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This book chapter begins an examination of why IT initiatives fail in even the largest, most well-funded organizations. One key issue: enterprises often lack the basic infrastructure and discipline to avoid even obvious lapses.
What does a Fortune 500 company implementing a multimillion dollar "off the shelf" system have in common with a 150-person firm building its own system? In each case, the organization failed to activate and utilize its system as initially conceived by senior management. These two organizations are hardly alone. On the contrary, more than three in five new systems fail. Many miss their deadlines. Others exceed their initial budgets, often by ghastly amounts. Even systems activated on time and under budget often fail to produce their expected results and almost immediately experience major problems. While the statistics are grim, there is at least some good news: This doesn't have to be the case.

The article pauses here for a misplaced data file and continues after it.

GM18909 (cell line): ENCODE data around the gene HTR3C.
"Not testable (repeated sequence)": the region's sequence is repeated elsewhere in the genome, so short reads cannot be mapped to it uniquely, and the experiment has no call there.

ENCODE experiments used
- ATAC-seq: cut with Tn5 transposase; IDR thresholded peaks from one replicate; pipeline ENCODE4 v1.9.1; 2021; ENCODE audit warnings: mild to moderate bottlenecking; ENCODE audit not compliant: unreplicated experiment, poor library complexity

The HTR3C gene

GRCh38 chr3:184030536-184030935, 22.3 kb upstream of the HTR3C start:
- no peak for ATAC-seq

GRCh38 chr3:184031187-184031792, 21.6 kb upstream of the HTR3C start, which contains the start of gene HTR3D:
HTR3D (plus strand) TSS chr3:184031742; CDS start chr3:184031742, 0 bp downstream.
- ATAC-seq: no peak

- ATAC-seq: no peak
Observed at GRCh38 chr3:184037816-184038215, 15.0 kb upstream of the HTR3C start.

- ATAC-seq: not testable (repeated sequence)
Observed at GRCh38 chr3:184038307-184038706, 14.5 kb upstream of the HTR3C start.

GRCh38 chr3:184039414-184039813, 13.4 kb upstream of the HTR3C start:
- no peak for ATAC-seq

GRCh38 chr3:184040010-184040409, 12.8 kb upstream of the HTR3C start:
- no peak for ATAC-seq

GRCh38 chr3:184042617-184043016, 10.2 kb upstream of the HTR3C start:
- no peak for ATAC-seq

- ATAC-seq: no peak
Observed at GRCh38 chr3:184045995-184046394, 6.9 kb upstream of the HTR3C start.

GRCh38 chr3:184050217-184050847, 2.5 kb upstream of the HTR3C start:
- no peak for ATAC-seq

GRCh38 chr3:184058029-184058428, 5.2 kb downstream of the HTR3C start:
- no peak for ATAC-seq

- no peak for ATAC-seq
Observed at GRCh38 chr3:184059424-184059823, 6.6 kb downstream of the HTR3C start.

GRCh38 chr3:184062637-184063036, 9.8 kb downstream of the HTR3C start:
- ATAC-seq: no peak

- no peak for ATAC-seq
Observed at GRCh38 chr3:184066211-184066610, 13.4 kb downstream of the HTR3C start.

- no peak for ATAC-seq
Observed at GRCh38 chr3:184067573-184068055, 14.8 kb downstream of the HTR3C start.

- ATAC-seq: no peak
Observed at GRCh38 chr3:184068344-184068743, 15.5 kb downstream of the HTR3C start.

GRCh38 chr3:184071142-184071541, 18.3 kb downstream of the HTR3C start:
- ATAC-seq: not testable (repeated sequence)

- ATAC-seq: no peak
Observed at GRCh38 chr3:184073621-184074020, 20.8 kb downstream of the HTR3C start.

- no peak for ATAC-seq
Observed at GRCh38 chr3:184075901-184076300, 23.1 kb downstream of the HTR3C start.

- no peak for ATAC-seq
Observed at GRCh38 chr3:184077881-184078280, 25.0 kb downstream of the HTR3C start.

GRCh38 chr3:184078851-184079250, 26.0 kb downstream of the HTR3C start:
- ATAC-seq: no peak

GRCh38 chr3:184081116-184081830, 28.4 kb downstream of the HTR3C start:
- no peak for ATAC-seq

Organizations often lack the necessary framework to minimize the chance of system failure at three key points: before, during, and after system implementations. "Why New Systems Fail" provides such a framework with specific tools, tips, and questions from the perspective of an independent consultant with more than a decade of related experience.
The book examines in great detail the root causes of system failures. Case studies, examples, and lessons from actual system implementations are presented in an informative, straightforward, and very readable manner. More than a theoretical or technical text, the book offers pragmatic advice for organizations both deploying new systems and maintaining existing ones.
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